Prop 53 Gives Taxpayers Less Say, Not More

Gary Toebben
President & CEO of the Los Angeles Area Chamber of Commerce

One of the myths of Proposition 53 – the Cortopassi ballot measure – is that it somehow would give taxpayers more control over the funding of major infrastructure projects.

In truth, Proposition 53 gives local taxpayers and residents less ability to decide what gets built in their communities.

One of the little-known details of Proposition 53 is that it will force statewide votes on some local projects. It specifically requires cities and towns that want to come together with the state and form Joint Power Authorities to issue revenue bonds to put their measure on a statewide ballot.

That means that if residents in Los Angeles decide they want to make bridge safety repairs, then voters from Redding to Bakersfield would have the right to veto that decision.

Crazy? You bet.

That is why local government groups representing California’s cities, counties and local water districts, including the League of California Cities and the Association of California Water Agencies, are strongly opposing this measure.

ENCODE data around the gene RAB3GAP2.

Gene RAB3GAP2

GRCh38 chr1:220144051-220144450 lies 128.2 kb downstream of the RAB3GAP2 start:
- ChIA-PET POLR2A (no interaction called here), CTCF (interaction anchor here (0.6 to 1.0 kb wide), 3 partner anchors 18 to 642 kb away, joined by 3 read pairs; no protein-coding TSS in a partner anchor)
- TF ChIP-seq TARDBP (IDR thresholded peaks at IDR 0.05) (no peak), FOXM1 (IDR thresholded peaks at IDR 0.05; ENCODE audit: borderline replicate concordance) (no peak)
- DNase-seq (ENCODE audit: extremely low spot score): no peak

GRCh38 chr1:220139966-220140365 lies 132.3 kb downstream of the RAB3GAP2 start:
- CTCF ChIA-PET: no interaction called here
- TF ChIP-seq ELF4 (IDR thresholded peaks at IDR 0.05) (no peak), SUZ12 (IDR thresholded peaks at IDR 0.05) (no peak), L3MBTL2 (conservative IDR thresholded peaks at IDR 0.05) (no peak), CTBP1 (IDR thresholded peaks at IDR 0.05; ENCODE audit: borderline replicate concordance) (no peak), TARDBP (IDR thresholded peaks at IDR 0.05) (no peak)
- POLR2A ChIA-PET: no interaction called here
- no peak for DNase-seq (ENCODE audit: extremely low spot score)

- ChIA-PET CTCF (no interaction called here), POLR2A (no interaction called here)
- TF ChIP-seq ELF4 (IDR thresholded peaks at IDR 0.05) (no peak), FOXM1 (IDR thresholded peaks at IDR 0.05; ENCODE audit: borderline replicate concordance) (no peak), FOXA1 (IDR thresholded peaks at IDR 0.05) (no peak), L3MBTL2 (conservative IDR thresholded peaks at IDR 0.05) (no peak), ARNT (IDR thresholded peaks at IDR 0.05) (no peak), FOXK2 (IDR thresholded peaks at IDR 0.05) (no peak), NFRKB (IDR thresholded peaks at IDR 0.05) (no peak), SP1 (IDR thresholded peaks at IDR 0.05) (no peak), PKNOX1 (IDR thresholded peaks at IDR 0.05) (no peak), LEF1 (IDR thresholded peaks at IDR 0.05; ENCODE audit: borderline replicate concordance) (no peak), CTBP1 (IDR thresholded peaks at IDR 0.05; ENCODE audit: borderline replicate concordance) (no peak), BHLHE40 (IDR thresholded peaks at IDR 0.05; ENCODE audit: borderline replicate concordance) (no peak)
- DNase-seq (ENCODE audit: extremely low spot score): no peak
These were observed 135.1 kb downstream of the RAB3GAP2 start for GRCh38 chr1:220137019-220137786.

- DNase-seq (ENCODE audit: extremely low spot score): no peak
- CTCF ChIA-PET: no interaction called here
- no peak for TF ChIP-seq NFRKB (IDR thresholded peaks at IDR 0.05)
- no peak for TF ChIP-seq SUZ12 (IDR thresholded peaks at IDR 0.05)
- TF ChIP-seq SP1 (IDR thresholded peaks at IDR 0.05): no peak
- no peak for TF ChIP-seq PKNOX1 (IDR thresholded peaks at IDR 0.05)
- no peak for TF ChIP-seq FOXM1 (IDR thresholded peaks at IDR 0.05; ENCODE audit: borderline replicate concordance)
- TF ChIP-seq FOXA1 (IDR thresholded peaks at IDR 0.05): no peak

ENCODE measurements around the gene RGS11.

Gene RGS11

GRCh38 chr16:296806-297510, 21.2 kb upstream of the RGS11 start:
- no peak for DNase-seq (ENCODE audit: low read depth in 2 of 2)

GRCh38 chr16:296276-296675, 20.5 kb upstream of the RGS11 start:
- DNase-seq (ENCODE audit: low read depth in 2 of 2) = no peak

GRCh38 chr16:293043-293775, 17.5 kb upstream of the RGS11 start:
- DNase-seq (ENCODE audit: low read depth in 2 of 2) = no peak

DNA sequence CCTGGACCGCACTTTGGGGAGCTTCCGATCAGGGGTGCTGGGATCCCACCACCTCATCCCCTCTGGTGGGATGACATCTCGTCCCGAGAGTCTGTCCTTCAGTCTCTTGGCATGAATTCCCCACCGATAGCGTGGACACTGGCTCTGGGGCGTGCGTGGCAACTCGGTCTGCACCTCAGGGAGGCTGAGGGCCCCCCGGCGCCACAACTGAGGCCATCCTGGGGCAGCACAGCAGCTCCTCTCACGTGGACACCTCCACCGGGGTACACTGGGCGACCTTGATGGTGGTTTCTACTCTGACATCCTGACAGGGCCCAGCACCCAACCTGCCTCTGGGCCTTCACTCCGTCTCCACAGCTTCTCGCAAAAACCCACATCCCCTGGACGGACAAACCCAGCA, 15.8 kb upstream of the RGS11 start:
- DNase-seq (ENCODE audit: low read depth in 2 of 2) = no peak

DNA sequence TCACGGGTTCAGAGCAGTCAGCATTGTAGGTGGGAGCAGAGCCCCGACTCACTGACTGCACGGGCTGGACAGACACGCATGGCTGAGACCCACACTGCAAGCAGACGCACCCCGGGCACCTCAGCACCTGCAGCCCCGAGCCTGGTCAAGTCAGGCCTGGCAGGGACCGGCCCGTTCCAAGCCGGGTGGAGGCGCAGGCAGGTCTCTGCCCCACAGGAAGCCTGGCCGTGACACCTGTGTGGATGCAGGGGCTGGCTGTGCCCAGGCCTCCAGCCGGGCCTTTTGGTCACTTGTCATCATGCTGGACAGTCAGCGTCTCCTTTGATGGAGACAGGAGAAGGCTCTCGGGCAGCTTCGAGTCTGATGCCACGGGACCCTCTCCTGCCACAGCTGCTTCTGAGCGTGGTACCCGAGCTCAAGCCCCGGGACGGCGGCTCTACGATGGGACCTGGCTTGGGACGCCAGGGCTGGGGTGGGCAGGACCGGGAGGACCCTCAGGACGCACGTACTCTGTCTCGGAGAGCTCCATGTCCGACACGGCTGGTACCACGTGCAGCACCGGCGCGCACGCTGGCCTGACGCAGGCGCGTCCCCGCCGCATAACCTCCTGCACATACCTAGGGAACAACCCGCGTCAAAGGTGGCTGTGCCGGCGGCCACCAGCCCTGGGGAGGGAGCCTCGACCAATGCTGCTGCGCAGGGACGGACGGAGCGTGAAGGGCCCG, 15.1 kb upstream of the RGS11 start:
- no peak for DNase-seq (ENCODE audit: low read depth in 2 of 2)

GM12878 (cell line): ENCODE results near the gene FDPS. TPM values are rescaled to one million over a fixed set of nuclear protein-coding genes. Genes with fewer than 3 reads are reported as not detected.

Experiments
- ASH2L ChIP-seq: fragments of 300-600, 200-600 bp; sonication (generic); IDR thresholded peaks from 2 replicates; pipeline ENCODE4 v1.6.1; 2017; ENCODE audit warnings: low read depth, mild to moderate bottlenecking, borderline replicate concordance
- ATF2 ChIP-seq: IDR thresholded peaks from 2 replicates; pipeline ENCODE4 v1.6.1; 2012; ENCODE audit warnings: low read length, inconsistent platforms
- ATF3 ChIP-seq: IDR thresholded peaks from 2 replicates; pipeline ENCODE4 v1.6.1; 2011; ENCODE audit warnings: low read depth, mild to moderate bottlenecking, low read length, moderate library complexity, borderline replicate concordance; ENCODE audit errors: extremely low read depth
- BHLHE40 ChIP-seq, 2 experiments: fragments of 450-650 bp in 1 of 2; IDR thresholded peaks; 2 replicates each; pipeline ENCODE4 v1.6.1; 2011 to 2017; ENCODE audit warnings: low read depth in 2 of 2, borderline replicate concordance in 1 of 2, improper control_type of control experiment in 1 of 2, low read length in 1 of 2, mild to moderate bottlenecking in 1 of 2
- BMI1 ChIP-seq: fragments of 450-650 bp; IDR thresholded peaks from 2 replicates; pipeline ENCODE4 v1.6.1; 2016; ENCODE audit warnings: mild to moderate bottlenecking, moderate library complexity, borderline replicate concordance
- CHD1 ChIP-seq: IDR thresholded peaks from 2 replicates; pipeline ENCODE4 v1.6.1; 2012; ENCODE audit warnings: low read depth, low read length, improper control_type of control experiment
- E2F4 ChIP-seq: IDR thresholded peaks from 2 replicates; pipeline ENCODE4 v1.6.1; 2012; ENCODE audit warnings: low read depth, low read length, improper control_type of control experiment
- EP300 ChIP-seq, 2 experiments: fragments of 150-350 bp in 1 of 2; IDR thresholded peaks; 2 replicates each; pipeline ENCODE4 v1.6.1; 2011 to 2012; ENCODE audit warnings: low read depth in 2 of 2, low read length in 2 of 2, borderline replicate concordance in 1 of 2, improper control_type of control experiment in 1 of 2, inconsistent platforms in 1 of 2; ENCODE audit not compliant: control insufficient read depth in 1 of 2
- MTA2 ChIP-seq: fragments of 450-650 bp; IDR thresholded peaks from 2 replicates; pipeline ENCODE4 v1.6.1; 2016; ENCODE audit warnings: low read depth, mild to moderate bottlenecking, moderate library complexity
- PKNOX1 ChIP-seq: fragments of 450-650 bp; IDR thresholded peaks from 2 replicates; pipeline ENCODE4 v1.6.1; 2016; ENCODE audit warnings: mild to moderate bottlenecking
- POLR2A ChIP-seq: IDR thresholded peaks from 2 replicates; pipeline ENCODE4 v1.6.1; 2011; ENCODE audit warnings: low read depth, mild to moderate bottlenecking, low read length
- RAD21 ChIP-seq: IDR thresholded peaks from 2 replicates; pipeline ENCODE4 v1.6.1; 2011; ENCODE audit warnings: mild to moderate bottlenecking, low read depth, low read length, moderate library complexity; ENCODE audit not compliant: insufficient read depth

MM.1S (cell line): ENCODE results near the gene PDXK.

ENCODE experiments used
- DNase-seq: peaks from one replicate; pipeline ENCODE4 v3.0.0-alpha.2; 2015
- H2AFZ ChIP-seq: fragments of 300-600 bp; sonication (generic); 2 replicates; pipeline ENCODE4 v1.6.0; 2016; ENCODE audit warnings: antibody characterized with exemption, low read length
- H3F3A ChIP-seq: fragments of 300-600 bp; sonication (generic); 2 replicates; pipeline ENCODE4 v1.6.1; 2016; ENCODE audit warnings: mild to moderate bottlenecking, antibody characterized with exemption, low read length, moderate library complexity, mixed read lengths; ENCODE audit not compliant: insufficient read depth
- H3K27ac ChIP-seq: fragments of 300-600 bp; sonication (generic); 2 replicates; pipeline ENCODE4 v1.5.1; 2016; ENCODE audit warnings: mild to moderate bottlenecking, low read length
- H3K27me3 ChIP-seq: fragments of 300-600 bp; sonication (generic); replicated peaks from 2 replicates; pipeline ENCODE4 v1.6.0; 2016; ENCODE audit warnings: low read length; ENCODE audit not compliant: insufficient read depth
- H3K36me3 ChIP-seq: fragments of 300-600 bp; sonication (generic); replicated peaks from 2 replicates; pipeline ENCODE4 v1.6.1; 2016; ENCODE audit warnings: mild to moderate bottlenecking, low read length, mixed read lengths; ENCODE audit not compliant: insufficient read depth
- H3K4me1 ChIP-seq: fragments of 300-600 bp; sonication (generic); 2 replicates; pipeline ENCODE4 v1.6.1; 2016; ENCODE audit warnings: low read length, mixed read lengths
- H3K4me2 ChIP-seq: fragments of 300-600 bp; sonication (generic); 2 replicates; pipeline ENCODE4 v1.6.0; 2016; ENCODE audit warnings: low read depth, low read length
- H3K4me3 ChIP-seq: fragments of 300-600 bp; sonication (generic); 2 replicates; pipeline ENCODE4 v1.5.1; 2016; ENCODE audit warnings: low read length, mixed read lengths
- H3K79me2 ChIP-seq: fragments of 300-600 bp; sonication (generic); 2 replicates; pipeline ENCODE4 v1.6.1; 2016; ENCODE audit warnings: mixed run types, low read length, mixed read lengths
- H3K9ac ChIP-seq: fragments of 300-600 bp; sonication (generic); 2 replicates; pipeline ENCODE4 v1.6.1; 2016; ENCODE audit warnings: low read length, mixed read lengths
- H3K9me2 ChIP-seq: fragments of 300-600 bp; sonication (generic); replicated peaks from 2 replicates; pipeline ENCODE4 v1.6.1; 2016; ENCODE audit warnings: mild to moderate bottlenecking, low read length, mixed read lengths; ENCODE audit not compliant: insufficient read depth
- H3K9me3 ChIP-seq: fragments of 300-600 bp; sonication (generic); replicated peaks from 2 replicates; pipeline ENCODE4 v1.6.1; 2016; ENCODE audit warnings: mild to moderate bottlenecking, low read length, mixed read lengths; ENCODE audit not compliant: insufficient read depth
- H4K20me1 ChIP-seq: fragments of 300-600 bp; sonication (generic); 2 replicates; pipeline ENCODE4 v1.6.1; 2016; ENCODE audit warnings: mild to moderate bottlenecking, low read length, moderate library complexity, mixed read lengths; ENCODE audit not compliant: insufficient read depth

Their reasoning is simple: it will jeopardize a community’s ability to approve the repairs of their aging infrastructure, including improving water supply, making bridge and freeway safety repairs, and renovating hospitals to make them earthquake safe. It will add new layers of red tape and delay – both of which will cost taxpayers dearly.

It is important to remember that private investors bear the risk for revenue bonds – not the state nor its general fund. Revenue bonds are repaid by users of a project who directly benefit, not taxpayers.

For example, a bridge repair project would be paid by tolls on the bridge, customers in a specific water district would pay to build a water recycling plant, not taxpayers.

It makes no sense to have a statewide election on local projects not financed by taxpayers for which state and local governments bear none of the financial risk.

That’s why more than 160 groups, including ours, are opposing this attack on local control.

Visit www.NoProp53.com for more information.

Gary Toebben is President & CEO of the Los Angeles Area Chamber of Commerce

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